You Can Always Go Home


‘Well’, Dad opened the conversation, ‘When do you start your new job at the radio station?’

I cringed inside. I could lie, but I knew he would see right through me.

‘Ah’ I began to say not really knowing how to put THAT situation into words.

I guess I should just tell him the truth, as both Mom and him would know if I were lying. I don’t know how they always knew, considering I didn’t lie much.

I put it all out there, told them the entire story of how the General Manager had hired me, but the Owner approached him a few days later and told him the position would be eliminated. I made sure that both my parents understood that the General Manager was a man of his word and had come up with a plan to honour his promise.

Maybe it was the way I explained it, but Mom gasped and Dad looked downwards. Excellent, it felt like my Parents lost all confidence in me.

‘Did you sign an employment agreement?’ Dad asked.

‘No, the position was locked with a handshake’ I said, trying to be strong.

‘I hope this man is worth his weight in gold’ Dad said.

Me too, I thought, but decided not to add to the lack of confidence.

‘It will all work out’ Mom said as she got up from the table to give me a hug.

‘This plan you said he had, when does it begin?’ Dad asked.

‘Oh Ray, let’s just leave it for now’ Mom said giving Dad the head tilt and the eye.

‘It’s okay Mom’, I said gesturing for her to sit back down.

I looked at Dad and tried to reassure him, ‘this Monday they will deliver the typewriter so I can type up mailing lists from home.’

‘And how will you be paid?’ Dad asked.

Now that was a good question. I had no idea how and when I would be paid. Money never came up, except during the interview before the job was eliminated.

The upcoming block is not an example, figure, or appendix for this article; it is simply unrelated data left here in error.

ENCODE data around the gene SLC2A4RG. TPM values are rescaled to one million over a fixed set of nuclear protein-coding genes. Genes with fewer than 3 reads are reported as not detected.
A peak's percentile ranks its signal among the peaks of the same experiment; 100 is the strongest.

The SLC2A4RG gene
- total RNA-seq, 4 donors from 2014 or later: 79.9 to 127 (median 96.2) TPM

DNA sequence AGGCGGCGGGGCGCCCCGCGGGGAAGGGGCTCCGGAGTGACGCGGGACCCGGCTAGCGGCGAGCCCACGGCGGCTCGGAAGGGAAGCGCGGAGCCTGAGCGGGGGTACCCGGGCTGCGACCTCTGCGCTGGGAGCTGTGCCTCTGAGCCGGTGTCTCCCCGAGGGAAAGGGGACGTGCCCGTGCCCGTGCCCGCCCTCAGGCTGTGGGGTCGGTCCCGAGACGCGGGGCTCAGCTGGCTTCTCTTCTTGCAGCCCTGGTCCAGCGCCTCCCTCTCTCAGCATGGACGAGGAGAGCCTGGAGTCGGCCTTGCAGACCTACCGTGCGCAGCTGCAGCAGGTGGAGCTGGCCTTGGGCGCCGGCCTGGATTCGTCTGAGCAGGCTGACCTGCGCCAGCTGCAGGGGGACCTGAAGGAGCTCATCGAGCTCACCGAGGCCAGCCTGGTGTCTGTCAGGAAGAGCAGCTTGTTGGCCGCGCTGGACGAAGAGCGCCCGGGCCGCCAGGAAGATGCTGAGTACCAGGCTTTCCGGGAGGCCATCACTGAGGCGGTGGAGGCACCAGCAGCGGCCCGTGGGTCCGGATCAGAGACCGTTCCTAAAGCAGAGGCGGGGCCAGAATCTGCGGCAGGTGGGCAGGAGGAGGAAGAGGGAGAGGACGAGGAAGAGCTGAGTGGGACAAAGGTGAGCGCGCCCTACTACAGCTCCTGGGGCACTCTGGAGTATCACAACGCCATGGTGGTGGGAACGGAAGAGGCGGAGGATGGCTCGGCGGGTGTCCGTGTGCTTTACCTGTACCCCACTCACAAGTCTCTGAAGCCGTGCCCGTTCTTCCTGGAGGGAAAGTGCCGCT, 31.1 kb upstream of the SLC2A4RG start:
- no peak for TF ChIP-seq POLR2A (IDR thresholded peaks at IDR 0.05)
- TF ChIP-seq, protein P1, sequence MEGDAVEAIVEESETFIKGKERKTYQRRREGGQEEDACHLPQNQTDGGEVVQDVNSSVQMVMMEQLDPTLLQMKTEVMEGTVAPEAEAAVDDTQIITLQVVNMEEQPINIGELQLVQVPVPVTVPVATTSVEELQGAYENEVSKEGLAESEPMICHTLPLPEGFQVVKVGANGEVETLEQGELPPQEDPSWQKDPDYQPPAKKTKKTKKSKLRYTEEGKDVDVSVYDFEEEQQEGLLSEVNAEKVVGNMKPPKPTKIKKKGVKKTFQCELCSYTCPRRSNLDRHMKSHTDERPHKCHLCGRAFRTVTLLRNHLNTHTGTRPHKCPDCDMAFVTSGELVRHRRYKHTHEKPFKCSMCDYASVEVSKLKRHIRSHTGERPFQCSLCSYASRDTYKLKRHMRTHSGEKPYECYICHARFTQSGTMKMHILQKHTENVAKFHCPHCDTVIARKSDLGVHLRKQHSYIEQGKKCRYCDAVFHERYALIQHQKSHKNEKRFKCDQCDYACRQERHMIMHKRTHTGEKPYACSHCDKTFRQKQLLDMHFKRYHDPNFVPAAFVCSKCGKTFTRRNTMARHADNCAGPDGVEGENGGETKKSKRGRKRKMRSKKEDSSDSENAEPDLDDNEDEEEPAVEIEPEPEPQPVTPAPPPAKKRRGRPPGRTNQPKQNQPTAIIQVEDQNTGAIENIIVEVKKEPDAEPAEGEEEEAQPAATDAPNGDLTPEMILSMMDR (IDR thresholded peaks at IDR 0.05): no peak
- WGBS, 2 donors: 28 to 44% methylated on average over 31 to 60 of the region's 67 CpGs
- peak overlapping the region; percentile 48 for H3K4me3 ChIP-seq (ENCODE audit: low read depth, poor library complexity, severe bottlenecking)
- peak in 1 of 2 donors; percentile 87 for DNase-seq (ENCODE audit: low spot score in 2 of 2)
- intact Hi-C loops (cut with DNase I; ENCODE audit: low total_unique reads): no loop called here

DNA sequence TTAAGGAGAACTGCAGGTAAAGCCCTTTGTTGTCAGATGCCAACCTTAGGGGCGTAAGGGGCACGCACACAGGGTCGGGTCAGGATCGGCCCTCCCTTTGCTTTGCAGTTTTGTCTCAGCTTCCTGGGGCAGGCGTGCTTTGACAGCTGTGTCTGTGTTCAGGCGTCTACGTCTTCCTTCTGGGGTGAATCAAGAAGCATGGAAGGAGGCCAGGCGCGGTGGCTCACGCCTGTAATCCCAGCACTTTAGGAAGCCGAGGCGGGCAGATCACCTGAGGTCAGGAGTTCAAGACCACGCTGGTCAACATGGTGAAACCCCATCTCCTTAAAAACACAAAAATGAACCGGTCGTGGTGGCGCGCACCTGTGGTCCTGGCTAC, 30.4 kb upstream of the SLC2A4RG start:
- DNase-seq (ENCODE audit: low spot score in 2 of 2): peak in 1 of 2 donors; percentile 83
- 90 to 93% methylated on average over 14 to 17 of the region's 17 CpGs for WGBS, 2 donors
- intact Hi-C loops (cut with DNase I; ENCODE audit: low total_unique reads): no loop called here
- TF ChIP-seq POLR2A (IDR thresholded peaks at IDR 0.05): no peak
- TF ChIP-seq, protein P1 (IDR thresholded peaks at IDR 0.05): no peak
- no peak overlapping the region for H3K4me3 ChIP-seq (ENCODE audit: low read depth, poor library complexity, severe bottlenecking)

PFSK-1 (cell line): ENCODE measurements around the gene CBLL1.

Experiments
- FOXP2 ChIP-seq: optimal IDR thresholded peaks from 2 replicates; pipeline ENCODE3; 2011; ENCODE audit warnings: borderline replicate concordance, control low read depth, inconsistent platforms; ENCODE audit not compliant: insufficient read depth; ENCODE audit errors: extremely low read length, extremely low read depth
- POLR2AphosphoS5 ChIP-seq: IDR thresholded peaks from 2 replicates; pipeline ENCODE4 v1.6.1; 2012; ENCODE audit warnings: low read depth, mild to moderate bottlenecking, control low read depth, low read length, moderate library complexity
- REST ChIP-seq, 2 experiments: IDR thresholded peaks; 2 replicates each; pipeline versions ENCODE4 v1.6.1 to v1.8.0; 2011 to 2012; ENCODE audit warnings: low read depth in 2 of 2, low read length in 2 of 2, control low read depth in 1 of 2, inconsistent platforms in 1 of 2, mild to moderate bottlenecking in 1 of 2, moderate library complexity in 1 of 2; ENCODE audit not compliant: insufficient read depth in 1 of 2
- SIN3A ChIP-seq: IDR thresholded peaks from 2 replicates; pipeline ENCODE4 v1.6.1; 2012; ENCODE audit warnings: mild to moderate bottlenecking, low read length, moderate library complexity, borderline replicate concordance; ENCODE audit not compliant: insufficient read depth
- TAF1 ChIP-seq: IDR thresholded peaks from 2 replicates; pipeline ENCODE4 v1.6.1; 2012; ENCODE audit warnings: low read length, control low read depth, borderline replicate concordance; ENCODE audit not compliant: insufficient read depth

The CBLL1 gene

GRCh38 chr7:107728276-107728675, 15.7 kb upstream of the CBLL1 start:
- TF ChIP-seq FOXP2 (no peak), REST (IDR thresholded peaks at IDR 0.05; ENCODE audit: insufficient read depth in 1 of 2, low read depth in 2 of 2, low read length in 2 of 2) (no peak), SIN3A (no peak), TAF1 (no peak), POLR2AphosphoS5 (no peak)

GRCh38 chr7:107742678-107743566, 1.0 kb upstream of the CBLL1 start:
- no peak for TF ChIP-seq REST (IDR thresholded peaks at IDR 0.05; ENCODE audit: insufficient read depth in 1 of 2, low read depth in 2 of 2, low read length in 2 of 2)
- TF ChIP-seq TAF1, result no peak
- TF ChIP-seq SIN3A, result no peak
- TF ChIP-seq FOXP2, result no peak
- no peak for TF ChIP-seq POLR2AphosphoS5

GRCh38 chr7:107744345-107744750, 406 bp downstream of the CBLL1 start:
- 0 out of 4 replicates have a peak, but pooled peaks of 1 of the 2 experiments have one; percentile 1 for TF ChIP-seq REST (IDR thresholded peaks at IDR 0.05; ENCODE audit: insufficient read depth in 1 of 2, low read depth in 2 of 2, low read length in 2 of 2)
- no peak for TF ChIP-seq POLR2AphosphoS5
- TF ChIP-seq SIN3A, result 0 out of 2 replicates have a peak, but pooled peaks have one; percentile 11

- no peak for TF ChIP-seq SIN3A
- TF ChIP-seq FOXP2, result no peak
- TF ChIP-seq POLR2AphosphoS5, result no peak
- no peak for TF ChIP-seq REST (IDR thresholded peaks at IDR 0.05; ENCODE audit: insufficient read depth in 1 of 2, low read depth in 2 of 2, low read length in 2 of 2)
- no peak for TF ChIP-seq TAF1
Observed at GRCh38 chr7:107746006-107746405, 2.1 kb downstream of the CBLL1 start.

‘I’m sure he has a plan for that too’ I said.

‘I hope so, maybe you should start looking for another job’ Dad said flatly.

My head began to pound again; all I wanted to do was go back to bed and forget about yesterday, and, today for that matter.

Next thing I knew, Mom got up from the table and began to clean the kitchen floor on her knees.

Now most people would find that strange. But I had begun to notice over the last few years that when Mom became anxious, she cleaned.

It was obvious to Dad and I that you couldn’t stop her. Furthermore, it was that unspoken communication between Dad and I, that more than likely, I did not inherit the ‘cleaning gene’.

Dad and I began to laugh. Not at Mom, not the cleaning of the floors, but more at the situation.

‘Everything will work out’ Dad said smiling.

‘Anne, come in here and finish your coffee, you can do that later!’ He happily said while winking at me.

‘One more minute and I’ll come back in’ Mom yelled from the kitchen.

Dad looked over at me, put his hand down on the table close to mine and said ‘Go home, get some rest, and come back for dinner.

I’ll go out and get some steaks to put on the bar-b-que.’

And scene! That was that! My parents loved me no matter what, accepted all my faults in spite of the fact my life was now turned upside down. I had no job, but it didn’t seem to matter. I was lucky, maybe not in a financial way, but in a way where I felt loved.

Yes, steak on a bar-b-que for dinner would be great. Now I needed a little shut eye and time to put everything into perspective. In this case I do believe, Father did know best!


© 2014 Paula Bilz. All Rights Reserved.


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